"It's a very strenuous process to get hired by the Tucson Police Department," said Tucson Police Chief Roberto Villasenor.
22 of the new graduates were joining the Tucson Police force.
"These are replacements for officers that have retired or left the agency. The goal we've had is to have 998 officers, right now we're about 15-20 short of that," said Chief Villasenor.
Even after getting sworn in, training is not over for the recruits. Chief Villasenor said the new hires would have to go through post basic training for six weeks, where they would be trained on TPD procedures.
Then for another 13-15 weeks new officers would be required to ride alongside an experienced officer on patrol, and be judged on a daily basis before they were assigned to a beat.
Tucson officers are on probation for a year and a half. Chief Villasenor said the probationary period used to be one year long, but they extended that to protect themselves and the city.
"As much as you test, as much as you scrutinize, sometimes there are things you just don't find out till you've had someone in your employment for a while."
The Tucson Police Department was put in a negative spotlight recently after two officers who were still on probation lost their jobs. Both were accused of breaking the law they were supposed to enforce.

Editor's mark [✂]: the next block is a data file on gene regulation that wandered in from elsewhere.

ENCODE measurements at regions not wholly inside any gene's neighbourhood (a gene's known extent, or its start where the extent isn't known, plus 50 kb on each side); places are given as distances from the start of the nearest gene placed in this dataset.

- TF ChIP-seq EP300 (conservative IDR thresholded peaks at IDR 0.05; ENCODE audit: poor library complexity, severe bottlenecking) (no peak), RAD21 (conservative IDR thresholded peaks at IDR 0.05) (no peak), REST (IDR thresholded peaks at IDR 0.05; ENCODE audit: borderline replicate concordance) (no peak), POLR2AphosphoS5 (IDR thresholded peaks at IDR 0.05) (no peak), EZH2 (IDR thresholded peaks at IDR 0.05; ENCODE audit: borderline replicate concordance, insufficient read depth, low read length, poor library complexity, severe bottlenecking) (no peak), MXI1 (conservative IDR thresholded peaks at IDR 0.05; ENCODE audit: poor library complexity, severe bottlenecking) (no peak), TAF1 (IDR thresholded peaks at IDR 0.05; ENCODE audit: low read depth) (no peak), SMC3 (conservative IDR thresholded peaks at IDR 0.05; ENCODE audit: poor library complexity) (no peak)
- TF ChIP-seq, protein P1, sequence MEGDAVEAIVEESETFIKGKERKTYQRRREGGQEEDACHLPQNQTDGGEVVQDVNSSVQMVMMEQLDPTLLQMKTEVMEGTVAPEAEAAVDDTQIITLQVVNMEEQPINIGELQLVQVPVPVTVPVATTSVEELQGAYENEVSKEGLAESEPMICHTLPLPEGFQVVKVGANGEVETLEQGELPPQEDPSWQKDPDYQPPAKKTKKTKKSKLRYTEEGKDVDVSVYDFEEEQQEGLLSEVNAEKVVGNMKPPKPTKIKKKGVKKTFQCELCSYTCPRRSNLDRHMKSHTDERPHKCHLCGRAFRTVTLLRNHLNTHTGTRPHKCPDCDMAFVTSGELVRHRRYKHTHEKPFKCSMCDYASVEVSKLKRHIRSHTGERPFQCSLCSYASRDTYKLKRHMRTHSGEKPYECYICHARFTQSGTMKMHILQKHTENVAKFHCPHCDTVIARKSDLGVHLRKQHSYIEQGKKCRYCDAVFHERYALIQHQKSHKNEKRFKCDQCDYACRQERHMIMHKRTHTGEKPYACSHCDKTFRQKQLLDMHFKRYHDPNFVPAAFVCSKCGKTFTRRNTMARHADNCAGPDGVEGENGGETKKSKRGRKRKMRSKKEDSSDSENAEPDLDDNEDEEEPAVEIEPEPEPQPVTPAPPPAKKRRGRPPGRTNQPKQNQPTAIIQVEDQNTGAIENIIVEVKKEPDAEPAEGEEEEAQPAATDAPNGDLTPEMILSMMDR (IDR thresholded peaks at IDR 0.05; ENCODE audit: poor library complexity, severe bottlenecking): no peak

In August, former Tucson police officer Ben Gabbala was charged with sexual misconduct for allegedly sexually assaulting a female jail inmate.
In July, former Tucson Police officer was charged with aggravated assault after allegedly waving a gun inside a convenience store.
Chief Villasenor said both men were within six months of being over their probationary period.
In March, former Tucson Police officer Martin Ward was booked on child porn charges. Ward recently pleaded guilty to Sexual Exploitation of a Minor.
Chief Villasenor said Ward had passed the probationary period. He had been with the department about six years.
"We do everything possible. All those individuals were removed because of our own self-initiated investigations," said Chief Villasenor.
During the graduation ceremony, the new officers were reminded that they would constantly be in the public eye, and be living public lives.